Recent Posts

Matt Kenseth Scoots in Front Just in Time to Win 2009 Daytona 500

Matt Kenseth entered Daytona winless in his last 36 starts. That winless streak is now history. Kenseth passed Elliott Sadler in turn 3 on lap 145 for the lead under threatening skies. Half a lap after the pass, the yellow came out for a crash involving the No. 98 of …

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Big Six: 2009 Daytona 500

Who… gets my shoutout of the race? Had the rains not come, A.J. Allmendinger had a shot at taking it all. In the end, he had to settle for third, but that’s a long way from a year ago, when Allmendinger watched the race on television after failing to qualify. …

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Numbers Game: 2009 Daytona 500

1 Number of times winner Matt Kenseth led the Daytona 500 Sunday. 2 hours, 51 minutes, 40 seconds Time it took to complete the Daytona 500. 7 Laps led by Daytona 500 winner Kenseth. 7 Cars moved to the rear of the field at the start of the Daytona 500. …

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Beyond the Cockpit: Colin Braun on Truck Racing, Year 2

Roush Fenway driver Colin Braun is one of the most accomplished road racers in the country. Prior to jumping over to NASCAR full-time in 2008, Braun’s list of accomplishments included: youngest driver to win a formula race, Grand-Am race winner, and 2007 RACER Magazine Rookie of the Year. He has …

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Nationwide Series Breakdown: 2009 Camping World 300 at Daytona

It only took three races for Tony Stewart to put a Chevrolet back in Victory Lane. After posting runner-up finishes in both the Budweiser Shootout and Gatorade Duels, Tony Stewart’s first ride with Hendrick Motorsports landed Smoke back in the Winner's Circle, collecting the eighth Nationwide Series victory of his career and his fourth in the last five years at Daytona. Unlike last year, though, which saw Stewart’s No. 20 Toyota all but untouchable, this one was far from a sure-fire thing. Though Stewart was a mainstay in the top 10 all day, it was not until late in the running that he got his No. 80 up front

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Michael Waltrip: Due Respect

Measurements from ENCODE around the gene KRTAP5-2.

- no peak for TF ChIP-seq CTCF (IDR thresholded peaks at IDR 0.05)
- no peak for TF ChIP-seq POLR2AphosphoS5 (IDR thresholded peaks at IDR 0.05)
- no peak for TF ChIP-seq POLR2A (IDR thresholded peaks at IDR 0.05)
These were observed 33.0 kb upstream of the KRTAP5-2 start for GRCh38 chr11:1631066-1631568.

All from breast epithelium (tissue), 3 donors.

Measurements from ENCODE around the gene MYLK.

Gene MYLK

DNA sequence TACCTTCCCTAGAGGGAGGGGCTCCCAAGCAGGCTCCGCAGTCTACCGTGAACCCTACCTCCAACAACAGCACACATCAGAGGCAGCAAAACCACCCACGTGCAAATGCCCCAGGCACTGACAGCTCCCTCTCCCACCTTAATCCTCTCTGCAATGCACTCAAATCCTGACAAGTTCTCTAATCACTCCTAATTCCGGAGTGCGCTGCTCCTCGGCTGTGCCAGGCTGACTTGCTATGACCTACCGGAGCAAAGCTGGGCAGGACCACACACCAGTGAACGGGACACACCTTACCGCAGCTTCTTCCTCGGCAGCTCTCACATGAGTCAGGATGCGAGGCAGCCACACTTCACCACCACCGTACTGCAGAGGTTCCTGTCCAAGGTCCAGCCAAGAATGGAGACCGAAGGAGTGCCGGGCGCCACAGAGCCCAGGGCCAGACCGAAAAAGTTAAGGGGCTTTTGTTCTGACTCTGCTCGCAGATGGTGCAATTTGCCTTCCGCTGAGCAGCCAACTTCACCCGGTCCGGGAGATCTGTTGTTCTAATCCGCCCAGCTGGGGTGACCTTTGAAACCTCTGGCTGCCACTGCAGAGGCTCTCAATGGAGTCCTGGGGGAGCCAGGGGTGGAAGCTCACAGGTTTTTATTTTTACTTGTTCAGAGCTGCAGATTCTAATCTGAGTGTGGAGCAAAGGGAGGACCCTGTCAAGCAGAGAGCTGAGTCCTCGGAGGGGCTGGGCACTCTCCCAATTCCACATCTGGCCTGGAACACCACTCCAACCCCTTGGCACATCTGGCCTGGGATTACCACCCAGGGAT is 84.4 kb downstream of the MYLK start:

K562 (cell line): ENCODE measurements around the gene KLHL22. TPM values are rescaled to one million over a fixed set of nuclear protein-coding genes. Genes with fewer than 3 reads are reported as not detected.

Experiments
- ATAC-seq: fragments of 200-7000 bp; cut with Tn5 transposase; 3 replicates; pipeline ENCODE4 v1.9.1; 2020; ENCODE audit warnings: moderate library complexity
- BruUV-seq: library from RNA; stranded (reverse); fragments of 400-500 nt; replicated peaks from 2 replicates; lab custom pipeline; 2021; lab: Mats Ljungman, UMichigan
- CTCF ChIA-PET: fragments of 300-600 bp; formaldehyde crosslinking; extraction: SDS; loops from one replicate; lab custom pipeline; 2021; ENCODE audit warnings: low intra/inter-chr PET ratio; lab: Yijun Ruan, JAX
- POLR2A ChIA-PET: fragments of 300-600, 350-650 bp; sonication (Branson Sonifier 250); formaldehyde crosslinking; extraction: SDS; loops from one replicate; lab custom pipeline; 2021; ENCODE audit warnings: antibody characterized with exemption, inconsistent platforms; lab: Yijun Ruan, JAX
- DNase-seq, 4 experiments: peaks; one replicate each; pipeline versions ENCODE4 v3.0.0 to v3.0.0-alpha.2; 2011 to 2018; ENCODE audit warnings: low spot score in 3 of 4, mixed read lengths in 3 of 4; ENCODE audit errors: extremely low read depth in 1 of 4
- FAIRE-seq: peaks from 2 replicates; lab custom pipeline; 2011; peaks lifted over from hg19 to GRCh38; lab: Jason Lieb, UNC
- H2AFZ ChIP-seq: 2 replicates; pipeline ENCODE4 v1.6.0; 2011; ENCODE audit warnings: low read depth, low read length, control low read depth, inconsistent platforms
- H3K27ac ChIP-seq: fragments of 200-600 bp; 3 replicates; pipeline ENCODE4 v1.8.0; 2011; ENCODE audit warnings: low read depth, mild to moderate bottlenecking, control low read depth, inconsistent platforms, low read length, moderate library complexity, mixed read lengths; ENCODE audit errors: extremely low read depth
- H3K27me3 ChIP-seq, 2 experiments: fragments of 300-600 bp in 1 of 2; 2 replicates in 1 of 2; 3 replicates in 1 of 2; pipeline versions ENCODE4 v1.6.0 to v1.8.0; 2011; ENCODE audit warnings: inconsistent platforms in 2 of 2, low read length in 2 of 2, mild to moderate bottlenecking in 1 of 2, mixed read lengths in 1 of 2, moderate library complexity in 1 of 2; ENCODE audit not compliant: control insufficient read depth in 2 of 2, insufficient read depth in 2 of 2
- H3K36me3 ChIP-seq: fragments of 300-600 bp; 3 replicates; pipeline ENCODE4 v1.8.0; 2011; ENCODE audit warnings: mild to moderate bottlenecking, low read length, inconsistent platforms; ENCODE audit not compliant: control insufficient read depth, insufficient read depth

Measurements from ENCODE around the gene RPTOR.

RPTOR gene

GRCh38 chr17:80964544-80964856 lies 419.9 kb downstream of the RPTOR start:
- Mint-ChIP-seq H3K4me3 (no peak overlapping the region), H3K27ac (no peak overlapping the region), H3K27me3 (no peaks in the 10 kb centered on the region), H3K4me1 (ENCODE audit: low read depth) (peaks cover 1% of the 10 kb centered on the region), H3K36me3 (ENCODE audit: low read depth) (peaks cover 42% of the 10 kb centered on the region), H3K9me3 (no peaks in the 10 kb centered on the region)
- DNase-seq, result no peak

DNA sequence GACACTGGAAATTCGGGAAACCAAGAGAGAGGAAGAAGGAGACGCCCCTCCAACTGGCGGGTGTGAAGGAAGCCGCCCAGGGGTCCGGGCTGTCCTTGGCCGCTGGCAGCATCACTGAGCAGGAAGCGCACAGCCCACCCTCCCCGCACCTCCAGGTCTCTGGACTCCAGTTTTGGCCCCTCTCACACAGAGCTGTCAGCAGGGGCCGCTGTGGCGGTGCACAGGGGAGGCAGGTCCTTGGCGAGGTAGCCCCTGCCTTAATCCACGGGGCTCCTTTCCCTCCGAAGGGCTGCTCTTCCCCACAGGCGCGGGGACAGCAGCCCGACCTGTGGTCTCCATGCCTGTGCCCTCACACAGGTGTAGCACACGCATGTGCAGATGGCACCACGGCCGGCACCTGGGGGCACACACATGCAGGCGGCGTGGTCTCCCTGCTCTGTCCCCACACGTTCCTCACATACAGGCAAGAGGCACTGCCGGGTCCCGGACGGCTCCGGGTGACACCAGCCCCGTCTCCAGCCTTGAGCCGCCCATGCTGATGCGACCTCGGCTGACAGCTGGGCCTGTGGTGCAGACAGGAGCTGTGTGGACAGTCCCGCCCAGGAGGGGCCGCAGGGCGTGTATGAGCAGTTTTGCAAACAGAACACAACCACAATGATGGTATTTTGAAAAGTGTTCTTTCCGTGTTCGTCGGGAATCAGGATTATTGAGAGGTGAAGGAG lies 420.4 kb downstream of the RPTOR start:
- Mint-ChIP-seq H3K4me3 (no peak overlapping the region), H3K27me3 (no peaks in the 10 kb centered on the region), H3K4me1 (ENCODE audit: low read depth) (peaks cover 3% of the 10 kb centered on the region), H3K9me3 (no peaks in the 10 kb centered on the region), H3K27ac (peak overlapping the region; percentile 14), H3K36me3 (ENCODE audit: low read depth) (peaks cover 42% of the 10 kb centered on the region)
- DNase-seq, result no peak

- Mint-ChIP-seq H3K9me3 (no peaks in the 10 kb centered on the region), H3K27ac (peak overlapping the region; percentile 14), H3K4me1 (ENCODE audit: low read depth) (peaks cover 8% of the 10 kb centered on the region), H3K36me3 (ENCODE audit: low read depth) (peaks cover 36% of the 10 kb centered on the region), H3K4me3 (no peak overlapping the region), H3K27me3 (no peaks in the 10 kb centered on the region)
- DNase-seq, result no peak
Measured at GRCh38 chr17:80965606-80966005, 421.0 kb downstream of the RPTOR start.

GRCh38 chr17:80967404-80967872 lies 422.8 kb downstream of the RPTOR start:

NASCAR’s resident funny-man, corporate promoter extraordinaire and one of three owner/drivers in the Sprint Cup Series is geared-up and offering his opinions on most anything NASCAR, although that is not so unusual. Topping the list of issues that the 45-year old Waltrip, now in his third season as a team owner, expounded upon this week was the current ban on testing at NASCAR sanctioned tracks for competitors in its top five divisions. The testing prohibition, in place for the time being at least through the 2009 season, is in Waltrip’s estimation “...a colossal waste of time and money.” The 45-year-old Owensboro, Ky. native, who first strapped into a Cup car in 1985 and has competed in 725 points-earning events since that time, would just as soon see the testing ban become permanent. In his opinion, computer technology has made the need to test obsolete.

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Nationwide Rookie Michael Annett Eyes Another Daytona Victory

Racing has been in Michael Annett’s blood since birth. The 22-year-old Nationwide Series rookie’s first racing experience literally came days after his birthday when he attended the Knoxville Nationals less than one week after being born. Since that day in Knoxville, Iowa, Annett found success one ice where he was once a highly touted hockey star and most recently back on the track where he will compete for Nationwide Series Rookie of the Year honors for Germain Racing.

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NASCAR’s Biggest Problem – Jimmie Johnson

To read and listen to diatribes from many of us—and yours truly pleads as guilty as anyone—most every disgruntled fan can put a finger on what currently ails NASCAR. Check Jayski every day and you can also usually find someone offering “solutions” to NASCAR’s steadily dropping ratings and attendance numbers. Some suggestions might actually help in practice; some make you wonder where you can get such high-quality ganja. However, one glaring problem NASCAR has seems to go somewhat unnoticed by the press and blogosphere, even if the problem is often articulated through other means. And there really isn’t much NASCAR can do about it. Jimmie Johnson.

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This Is NASCAR, Not a Bazaar

With Daytona’s convoluted qualifying procedures, it’s easy to overlook things while just trying to figure out how the heck they set the field this year. What is with setting the Duels by owner points and then qualifying speed, anyway? Was it actually necessary? But there is one insidious little thing that has been happening in NASCAR that has become such an elephant in the room that it’s impossible to ignore, even with all of the Daytona hype. One reason that it’s so hard to figure out who’s locked into the race is that these guys are swapping owner points faster than they swap underwear.

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Rick Crawford Hopes to End Winless Drought Tonight in Daytona

You can’t fault Rick Crawford for being anxious to start tonight’s NextEra Energy Resources 250. After all, Crawford hasn’t won a Camping World Truck Series race in over two years, has only been behind the wheel for two practice sessions since the 2008 season finale at Homestead and is at the track where he has accumulated the most points of any driver over the past six seasons. While most fans associate Crawford with Daytona for his three-wide win in 2003, he has consistently been one of the series’ strongest drivers at the 2.5-mile track, scoring six top 10s in nine starts.

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